David Allen has been a valued supporter of Dimbleby Cancer Care since 2014 as a volunteer, as a sponsor, and as a fundraiser when he took on the Three Peaks Challenge for us last year. And in 2016 he donned a pair of 5 inch stilettos to take part in our 50km walk. Here he share he’s story of that night.
“When Dimbleby Cancer Care launched its #Walk50 event in 2015 I was a volunteer. I handed out t-shirts, gave out drinks and snacks, and stood in awe of the people I thought were absolutely barking mad to walk 50km through the streets of London at night. It wasn’t until the next morning that I realised that it was I that was barking mad – for thinking that I wasn’t able to do it myself. As I cheered on those arriving in the morning, I saw people of all ages and physical abilities, hand in hand, proud of their accomplishment as well as having raised a ton of money for a worthy cause. Albeit, there were some stiff legs and some sore feet, but the walkers I saw were an inspiration, so I turned to the DCC team and said, “next year, sign me up!”
Well, it was about 9 months later when I was reminded of my promise and panic set in. Do I train? How do I begin to fundraise? Will people even sponsor me? What if it rains?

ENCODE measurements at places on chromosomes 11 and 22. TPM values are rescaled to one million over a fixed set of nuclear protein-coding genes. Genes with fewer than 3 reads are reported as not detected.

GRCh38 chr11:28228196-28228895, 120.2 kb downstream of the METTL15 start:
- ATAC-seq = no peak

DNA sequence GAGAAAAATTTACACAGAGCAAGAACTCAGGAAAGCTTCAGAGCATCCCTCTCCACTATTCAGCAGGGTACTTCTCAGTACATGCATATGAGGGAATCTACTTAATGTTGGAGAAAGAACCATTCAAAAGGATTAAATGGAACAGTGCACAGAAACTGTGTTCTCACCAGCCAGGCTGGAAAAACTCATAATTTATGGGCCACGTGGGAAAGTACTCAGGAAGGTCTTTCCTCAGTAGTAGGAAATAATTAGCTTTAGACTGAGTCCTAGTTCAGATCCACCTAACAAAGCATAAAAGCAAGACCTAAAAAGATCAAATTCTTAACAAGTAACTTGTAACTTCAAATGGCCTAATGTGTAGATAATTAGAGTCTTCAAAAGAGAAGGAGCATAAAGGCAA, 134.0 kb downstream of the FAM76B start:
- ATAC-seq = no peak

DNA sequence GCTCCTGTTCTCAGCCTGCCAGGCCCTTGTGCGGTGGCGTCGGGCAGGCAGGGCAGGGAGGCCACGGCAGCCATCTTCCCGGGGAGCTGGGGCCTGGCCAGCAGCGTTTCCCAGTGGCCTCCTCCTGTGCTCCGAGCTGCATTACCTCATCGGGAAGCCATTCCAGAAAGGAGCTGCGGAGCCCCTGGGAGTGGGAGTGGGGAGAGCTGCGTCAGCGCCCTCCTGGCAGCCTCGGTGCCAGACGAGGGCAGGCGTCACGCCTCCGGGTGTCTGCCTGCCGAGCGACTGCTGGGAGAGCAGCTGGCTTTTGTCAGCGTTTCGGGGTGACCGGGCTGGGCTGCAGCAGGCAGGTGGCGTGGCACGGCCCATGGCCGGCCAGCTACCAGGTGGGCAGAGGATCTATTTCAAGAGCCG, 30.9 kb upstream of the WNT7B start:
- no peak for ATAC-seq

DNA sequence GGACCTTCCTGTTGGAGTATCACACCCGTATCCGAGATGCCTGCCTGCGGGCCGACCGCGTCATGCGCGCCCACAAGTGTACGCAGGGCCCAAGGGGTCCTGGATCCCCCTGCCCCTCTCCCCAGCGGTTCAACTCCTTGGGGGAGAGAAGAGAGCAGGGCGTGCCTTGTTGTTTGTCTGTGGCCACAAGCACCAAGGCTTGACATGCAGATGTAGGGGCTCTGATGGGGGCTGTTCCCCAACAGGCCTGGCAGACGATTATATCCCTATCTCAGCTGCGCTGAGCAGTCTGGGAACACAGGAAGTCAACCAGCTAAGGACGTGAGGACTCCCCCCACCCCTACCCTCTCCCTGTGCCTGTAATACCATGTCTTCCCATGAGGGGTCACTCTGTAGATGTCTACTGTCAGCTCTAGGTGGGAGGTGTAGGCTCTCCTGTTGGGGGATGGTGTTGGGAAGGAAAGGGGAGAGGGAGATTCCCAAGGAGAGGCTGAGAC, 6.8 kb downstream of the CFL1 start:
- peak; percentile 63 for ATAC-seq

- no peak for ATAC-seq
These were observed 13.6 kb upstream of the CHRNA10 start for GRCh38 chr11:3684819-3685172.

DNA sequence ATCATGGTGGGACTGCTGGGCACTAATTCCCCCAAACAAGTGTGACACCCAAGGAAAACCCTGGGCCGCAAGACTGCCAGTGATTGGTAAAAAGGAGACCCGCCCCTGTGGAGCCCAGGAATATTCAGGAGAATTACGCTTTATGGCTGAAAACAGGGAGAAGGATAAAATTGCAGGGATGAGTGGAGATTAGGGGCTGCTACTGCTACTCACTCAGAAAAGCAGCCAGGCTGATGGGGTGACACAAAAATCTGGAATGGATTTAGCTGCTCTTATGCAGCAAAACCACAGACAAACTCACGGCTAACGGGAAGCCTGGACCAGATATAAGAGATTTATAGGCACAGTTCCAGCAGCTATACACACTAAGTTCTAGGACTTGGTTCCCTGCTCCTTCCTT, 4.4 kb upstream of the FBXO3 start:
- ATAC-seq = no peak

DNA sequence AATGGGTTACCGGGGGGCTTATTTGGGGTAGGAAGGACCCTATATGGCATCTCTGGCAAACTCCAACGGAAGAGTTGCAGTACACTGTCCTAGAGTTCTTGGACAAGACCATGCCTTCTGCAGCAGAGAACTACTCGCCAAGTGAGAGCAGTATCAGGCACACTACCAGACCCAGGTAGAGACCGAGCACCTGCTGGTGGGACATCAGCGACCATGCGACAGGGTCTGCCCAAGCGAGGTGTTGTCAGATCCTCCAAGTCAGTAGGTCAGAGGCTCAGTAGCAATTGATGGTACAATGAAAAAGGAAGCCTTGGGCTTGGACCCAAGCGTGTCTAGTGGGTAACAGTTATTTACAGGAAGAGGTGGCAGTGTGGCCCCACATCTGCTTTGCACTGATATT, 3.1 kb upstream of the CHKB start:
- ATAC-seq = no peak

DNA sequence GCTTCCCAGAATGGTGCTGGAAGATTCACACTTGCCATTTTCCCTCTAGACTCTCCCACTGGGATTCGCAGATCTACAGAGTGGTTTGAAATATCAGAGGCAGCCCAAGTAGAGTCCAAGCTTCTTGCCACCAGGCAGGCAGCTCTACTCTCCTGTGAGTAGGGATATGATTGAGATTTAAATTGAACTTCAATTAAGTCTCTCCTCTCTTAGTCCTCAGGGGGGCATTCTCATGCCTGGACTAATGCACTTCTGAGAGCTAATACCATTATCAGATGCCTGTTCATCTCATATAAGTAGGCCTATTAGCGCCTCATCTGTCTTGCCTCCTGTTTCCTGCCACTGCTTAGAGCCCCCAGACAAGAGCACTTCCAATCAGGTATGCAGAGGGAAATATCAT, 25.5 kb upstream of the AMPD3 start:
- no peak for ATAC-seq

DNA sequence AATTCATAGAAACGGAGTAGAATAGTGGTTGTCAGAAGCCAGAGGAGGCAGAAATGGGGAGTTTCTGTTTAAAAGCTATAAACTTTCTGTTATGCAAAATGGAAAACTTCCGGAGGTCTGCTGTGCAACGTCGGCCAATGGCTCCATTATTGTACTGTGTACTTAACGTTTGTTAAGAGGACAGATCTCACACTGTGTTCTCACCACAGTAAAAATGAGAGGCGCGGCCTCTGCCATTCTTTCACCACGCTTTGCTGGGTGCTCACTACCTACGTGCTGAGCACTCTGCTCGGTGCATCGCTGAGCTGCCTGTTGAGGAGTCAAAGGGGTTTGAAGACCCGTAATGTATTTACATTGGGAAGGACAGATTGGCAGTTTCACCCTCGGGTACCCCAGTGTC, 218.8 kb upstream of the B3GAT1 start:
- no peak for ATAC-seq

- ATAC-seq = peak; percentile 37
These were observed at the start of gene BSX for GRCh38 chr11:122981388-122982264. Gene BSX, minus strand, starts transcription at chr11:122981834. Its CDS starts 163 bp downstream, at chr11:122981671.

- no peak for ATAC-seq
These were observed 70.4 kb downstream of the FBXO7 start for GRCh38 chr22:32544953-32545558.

I managed to rope in a work colleague to do it with me so I had some support on the night, and I set up my fundraising page to share with friends and family. As someone that works in PR and marketing, I felt I had to put a spin on it somehow, encourage people to sponsor me and reward them for doing so. How to do that, I was still unsure…
After a few glasses of wine with friends one evening, I asked them to sponsor me. In jest they questioned why they should – for a wonderful cause being the obvious answer. But they continued to jest… And that’s when I said it…
“If you sponsor me to walk 50km for Dimbleby Cancer Care, I’ll walk the first and last kilometres in a pair of 5 inch heels.”
I was handed £50 in cash immediately and asked for the link by a few others at the table – and for the record, I must add, I didn’t even own a pair of said heels.
A little bit of Googling and the browsing of a few fetish websites and I’d order a pair of black patent leather 5-inch stilettos in men’s size 10. It was actually happening. 3 days later they arrived and that’s when I had to announce it on social media in order to drum up some extra support. When I put it online, I stated that if people wanted to see me in a pair of heels, I’d need to raise £1,000 – something that I genuinely believed would be a difficult task, but encouraged people to dig deep.